CALGARY -- Jodi Dawson thinks it's high time people stopped talking about High River's soggy history.

The town of 12,000 just south of Calgary gained an international profile three years ago when flooding in parts of southern Alberta resulted in billions of dollars in damage.

High River was one of the hardest-hit communities. Entire neighbourhoods were under water for weeks.

Dawson, High River's economic development manager, says a lot has changed in three years and it's time to put the past behind.

"We need to overcome that now at an Alberta level," said Dawson.

"We absolutely can't erase it. It happened, but what we can do is a much better job of highlighting what we've been able to do since that time."

High River has developed a new economic development and marketing campaign to attract new businesses, residents and visitors to town.

The campaign, which is to run until next year, is aimed at shifting perceptions away from the flood, said Dawson, who added it's a bit frustrating being remembered as the town where a big flood took place.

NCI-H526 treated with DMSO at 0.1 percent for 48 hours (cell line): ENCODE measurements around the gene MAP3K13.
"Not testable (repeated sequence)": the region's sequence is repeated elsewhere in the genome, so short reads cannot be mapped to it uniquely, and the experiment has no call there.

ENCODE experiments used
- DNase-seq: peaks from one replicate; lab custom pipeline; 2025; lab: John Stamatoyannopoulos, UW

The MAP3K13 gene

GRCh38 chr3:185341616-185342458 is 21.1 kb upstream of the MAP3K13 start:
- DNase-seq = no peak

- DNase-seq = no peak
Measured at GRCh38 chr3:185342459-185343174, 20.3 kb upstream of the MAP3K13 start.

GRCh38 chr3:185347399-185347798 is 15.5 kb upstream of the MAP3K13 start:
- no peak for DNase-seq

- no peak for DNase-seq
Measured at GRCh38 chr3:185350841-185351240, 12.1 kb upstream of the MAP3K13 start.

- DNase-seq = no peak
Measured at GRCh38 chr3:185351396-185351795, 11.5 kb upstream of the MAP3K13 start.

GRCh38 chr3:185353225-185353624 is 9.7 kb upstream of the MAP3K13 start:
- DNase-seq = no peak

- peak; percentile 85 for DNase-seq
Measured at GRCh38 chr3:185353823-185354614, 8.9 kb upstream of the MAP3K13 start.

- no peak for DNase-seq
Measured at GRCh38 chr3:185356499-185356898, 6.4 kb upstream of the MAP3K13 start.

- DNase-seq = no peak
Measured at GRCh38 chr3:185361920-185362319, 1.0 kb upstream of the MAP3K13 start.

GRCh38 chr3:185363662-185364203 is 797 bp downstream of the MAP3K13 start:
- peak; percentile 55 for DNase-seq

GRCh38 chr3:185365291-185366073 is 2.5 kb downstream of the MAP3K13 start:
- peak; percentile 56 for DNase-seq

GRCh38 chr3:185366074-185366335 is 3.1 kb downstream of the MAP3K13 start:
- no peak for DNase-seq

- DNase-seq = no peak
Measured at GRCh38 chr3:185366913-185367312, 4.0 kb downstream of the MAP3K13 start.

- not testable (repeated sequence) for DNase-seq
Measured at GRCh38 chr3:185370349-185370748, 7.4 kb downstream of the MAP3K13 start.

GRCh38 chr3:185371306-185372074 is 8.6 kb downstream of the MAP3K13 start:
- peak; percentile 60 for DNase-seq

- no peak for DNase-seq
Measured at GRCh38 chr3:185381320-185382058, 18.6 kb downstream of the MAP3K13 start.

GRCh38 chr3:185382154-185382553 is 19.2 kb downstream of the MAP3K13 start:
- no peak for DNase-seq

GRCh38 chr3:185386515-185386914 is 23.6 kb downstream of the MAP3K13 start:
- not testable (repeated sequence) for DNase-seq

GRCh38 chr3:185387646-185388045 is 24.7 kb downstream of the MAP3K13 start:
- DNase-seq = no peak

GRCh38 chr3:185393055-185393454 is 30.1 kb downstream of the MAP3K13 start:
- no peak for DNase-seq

"I guess it's a reality. It's what we do and what we remember. That's why this campaign and any proactive communicating we do is so important," she said.

"We need to replace some of that imagery in people's minds and know that we're back and we're well-positioned for high returns."

There's no indication that investors and businesses are shying away from High River because of the flood, Dawson said, but there are a lot of questions about ensuring history doesn't repeat itself.

"We reiterate that a lot of money, a lot of time and a lot of very smart engineers have put their time together to determine a good strategy for protecting and making sure this never happens again.

"We're the most flood-protected community in Canada as a result of what we've been through."

The town's "High Praises" campaign uses different phrases to showcase key aspects of living in the community, including "High Life" for the quality of living and "High Returns" for entrepreneurial spirit.